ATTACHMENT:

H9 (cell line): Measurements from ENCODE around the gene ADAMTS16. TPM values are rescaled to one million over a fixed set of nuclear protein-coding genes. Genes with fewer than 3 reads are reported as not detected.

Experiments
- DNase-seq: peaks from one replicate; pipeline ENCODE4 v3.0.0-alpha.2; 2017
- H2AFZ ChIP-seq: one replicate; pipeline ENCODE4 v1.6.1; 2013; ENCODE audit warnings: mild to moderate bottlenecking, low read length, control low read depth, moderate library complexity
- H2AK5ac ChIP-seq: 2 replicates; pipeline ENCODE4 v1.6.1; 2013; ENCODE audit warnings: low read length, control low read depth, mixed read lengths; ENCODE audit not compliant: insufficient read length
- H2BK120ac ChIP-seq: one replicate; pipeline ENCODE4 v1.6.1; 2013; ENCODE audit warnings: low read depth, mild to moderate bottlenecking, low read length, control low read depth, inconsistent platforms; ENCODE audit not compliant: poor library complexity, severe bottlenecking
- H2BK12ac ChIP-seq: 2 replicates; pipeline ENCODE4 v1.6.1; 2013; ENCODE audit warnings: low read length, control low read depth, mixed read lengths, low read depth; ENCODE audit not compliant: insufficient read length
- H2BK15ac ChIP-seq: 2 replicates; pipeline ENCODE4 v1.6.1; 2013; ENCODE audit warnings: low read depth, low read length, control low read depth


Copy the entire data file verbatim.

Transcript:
H9 (cell line): Measurements from ENCODE around the gene ADAMTS16. TPM values are rescaled to one million over a fixed set of nuclear protein-coding genes. Genes with fewer than 3 reads are reported as not detected.

Experiments
- DNase-seq: peaks from one replicate; pipeline ENCODE4 v3.0.0-alpha.2; 2017
- H2AFZ ChIP-seq: one replicate; pipeline ENCODE4 v1.6.1; 2013; ENCODE audit warnings: mild to moderate bottlenecking, low read length, control low read depth, moderate library complexity
- H2AK5ac ChIP-seq: 2 replicates; pipeline ENCODE4 v1.6.1; 2013; ENCODE audit warnings: low read length, control low read depth, mixed read lengths; ENCODE audit not compliant: insufficient read length
- H2BK120ac ChIP-seq: one replicate; pipeline ENCODE4 v1.6.1; 2013; ENCODE audit warnings: low read depth, mild to moderate bottlenecking, low read length, control low read depth, inconsistent platforms; ENCODE audit not compliant: poor library complexity, severe bottlenecking
- H2BK12ac ChIP-seq: 2 replicates; pipeline ENCODE4 v1.6.1; 2013; ENCODE audit warnings: low read length, control low read depth, mixed read lengths, low read depth; ENCODE audit not compliant: insufficient read length
- H2BK15ac ChIP-seq: 2 replicates; pipeline ENCODE4 v1.6.1; 2013; ENCODE audit warnings: low read depth, low read length, control low read depth